How dare you interrupt this rant-fest of crusty old guys with your common sense and down-to-earth insight? You may well be exiled from our virtual donut shop where all we do is order black coffee and sit for hours making occasional salacious Комментарии и мнения владельцев to the over-the-hill waitress. Watch yourself, mister.
The Best Chainsaw Sharpener under 30 | Harbor Freight Review
The current price for the new Hercules Angle Grinder tool only is only 99.99 USD almost 44% cheaper than the Milwaukee. The performance that I tried is even better（more cuts for the rebars with one 5Ah pack）and seems more powerful. Have to say, the higher for those big names like Bosch, DeWALT, Milwaukee, Makita are just partially for their “names”. Cost effective shall be the priority for DIY and half-pro users like us.
If you want a steal, get the Bauer Angle grinder, 40, plus 30 for the ACTUAL fast charger and 60 for the 5AH battery. Minus 20 and you have 110 for a cordless grinder kit. I’ve got 3 of them so far lol. If you don’t need quick battery charges, it’s 100 per. I don’t recommend them for prolonged us, but for a mobile / cordless setup it’s amazing. I do small mig welding and it’s been a godsend. This next part will depend on your disposition, but essentially the “serial number” is more of a sub model number. Warranty ONE of them… ♂️
New Harbor Freight Tools Worth Buying
Harbor Freight’s product lineup has evolved in recent years and has even started to gain some respect from some of the most uptight tool snobs.
Given the mixed perception of Harbor Freight Tools’ quality, you may be curious if their new tools are any good. I was too, so I did some research.
My popular article 25 Best Harbor Freight Tools for Your Money, which only includes legacy Harbor Freight tools listed my top picks from a few years ago. While, those top picks still exist today, we now have a much larger pool of offerings to choose from.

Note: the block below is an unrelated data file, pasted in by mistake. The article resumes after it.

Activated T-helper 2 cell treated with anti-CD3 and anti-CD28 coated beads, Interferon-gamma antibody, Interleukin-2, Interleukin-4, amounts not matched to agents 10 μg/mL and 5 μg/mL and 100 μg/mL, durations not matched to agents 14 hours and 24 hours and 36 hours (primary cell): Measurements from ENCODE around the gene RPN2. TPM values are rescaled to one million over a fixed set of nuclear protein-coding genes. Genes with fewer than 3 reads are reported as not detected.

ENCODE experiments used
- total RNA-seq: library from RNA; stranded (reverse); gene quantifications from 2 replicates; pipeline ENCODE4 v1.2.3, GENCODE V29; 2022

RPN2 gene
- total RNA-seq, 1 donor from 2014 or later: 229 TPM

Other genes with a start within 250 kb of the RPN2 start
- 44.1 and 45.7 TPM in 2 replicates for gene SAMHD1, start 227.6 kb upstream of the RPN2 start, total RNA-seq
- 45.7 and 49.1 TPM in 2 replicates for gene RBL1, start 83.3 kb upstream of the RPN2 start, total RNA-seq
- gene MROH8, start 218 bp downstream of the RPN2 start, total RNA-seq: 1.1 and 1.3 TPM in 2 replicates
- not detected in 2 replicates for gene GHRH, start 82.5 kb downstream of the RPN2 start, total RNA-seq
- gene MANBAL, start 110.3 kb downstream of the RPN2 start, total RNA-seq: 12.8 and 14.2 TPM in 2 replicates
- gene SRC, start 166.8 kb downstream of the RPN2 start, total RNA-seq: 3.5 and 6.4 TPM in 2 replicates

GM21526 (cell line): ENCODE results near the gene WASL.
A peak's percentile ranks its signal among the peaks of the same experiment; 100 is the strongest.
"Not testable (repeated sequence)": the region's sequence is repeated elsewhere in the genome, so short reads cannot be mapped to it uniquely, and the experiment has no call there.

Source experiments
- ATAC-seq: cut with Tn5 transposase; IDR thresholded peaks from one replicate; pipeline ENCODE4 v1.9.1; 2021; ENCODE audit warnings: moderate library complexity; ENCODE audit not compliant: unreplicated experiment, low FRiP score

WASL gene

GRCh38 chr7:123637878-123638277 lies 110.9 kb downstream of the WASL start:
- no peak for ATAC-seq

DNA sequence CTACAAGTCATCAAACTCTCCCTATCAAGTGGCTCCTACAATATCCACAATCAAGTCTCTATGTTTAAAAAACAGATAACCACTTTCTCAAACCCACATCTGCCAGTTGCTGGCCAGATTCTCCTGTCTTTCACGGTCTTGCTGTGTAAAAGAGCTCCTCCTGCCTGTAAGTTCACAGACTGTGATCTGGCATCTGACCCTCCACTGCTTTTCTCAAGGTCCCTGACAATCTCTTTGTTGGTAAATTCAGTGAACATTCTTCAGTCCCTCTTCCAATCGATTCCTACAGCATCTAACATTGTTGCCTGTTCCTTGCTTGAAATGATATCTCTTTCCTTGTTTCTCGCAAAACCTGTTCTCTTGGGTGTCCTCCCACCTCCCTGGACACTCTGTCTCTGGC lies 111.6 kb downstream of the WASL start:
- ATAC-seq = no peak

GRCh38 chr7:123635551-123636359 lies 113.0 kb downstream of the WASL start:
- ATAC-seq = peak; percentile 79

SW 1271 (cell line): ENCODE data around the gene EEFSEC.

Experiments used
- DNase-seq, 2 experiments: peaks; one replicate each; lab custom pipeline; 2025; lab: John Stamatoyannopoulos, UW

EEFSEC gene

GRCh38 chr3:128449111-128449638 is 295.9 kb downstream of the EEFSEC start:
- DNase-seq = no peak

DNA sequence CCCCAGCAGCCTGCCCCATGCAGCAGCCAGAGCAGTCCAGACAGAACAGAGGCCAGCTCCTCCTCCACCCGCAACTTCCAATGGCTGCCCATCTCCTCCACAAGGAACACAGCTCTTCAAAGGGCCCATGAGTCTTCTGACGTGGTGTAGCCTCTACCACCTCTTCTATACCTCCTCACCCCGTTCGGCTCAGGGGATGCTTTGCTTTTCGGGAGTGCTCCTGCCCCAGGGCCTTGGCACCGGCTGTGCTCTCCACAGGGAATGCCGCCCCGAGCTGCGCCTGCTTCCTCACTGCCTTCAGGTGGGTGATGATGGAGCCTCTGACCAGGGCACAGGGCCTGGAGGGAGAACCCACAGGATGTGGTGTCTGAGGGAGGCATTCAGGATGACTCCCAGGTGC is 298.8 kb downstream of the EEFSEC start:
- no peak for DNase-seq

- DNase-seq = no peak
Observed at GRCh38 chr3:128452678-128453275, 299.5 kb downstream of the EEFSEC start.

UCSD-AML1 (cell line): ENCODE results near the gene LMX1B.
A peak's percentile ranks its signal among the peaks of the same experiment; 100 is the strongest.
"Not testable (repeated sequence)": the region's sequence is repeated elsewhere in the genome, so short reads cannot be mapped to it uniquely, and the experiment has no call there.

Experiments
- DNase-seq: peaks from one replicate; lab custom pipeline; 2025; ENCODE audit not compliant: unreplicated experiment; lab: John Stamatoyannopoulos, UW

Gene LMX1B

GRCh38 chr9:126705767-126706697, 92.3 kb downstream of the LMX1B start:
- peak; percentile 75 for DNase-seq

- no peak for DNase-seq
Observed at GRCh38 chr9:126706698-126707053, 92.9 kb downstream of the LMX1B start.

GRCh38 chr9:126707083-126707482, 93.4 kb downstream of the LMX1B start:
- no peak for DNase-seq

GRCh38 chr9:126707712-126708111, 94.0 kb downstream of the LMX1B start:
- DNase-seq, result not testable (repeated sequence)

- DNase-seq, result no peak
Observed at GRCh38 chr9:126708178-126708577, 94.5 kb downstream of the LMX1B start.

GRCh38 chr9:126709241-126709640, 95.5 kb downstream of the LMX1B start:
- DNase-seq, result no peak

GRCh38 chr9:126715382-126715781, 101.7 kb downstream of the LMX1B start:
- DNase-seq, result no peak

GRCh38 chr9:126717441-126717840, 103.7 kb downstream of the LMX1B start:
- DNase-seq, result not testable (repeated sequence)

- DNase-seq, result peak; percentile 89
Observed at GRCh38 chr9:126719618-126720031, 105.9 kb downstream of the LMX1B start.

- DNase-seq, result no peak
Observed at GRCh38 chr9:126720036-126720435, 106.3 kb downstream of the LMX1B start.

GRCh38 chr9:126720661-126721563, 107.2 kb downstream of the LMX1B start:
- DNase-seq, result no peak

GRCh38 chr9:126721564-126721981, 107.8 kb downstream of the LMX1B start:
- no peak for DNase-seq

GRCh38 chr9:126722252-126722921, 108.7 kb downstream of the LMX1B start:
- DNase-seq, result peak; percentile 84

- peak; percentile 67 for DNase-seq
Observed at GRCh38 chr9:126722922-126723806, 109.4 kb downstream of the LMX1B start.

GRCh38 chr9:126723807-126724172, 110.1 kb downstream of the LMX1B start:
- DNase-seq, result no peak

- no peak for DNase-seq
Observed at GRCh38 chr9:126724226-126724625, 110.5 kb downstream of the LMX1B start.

In this article, I’ll list Harbor Freight’s hot new tools and review what users are saying about them along with some of my own experiences. In the end, we’ll be able to determine if these new tools and brands are a great buy, or too good to be true.
New Brand Names
Among Harbor Freight‘s newer tools, you’ll find brand names like Icon, Bauer, Hercules, Atlas, Fortress, Daytona, Avanti, and more. Each brand is exclusive to Harbor Freight, so you won’t find them for sale in other stores.
You could consider the different brands within each product category to represent different tiers of quality and price.
For example, Harbor Freight sells mechanics hand tools under the Pittsburgh, Quinn, and Icon brands. An Icon screwdriver is better and more expensive than a Quinn screwdriver, which is better and more expensive than a Pittsburgh screwdriver. Make sense?
This is a brief summary of each new tool brand:
Icon is Harbor Freight’s professional-grade brand of hand tools and tool storage. In fact, based on the price comparisons to Snap-On, it’s clear that this is their big push into the professional tool market. This includes tool storage and hand tools like wrenches and sockets.
The most noteworthy Icon products are their tool storage systems like toolboxes and hand tools like wrenches and ratchets.
Icon Tool Storage
The Icon Professional Roller Cabinet boasts impressive specs. For example, the top and side enclosure panels are made from 16-gauge sheet metal, which is 1/16″ (0.0625″) thick. The load capacity of the 56 in. x 25 in. (model #: ITSRC56R) is an amazing 8,000 pounds, which is 4,400 pounds more than the equivalent Snap-On roller cabinet, which tops off at 3,600 pounds!
In all respects, the Icon brand tool storage products meet or beat the competing Snap-On product in the same category.
So, is Icon tool storage really as good as Harbor Freight claims it is? Let’s see what real owners have to say about it.
After evaluating the available reviews for Icon Tool Storage products, it’s clear to me that they live up to the hype. Owners are very happy with their purchases and tout the roller cabinet’s sturdy build and rolling capability while fully loaded. As of the time of writing, almost all of the Icon Tool Storage products with reviews have 4.7 stars or higher!
Icon Hand Tools
Let’s say you decided to treat yourself to a brand new Icon 56 inch Roller Cabinet. What would you fill it with? You’d fill it with none other than a plethora of Icon hand tools, right?
Before buying new tools, it always pays to read the reviews to see what owners are saying about them. So let’s see what people are saying about Icon hand tools.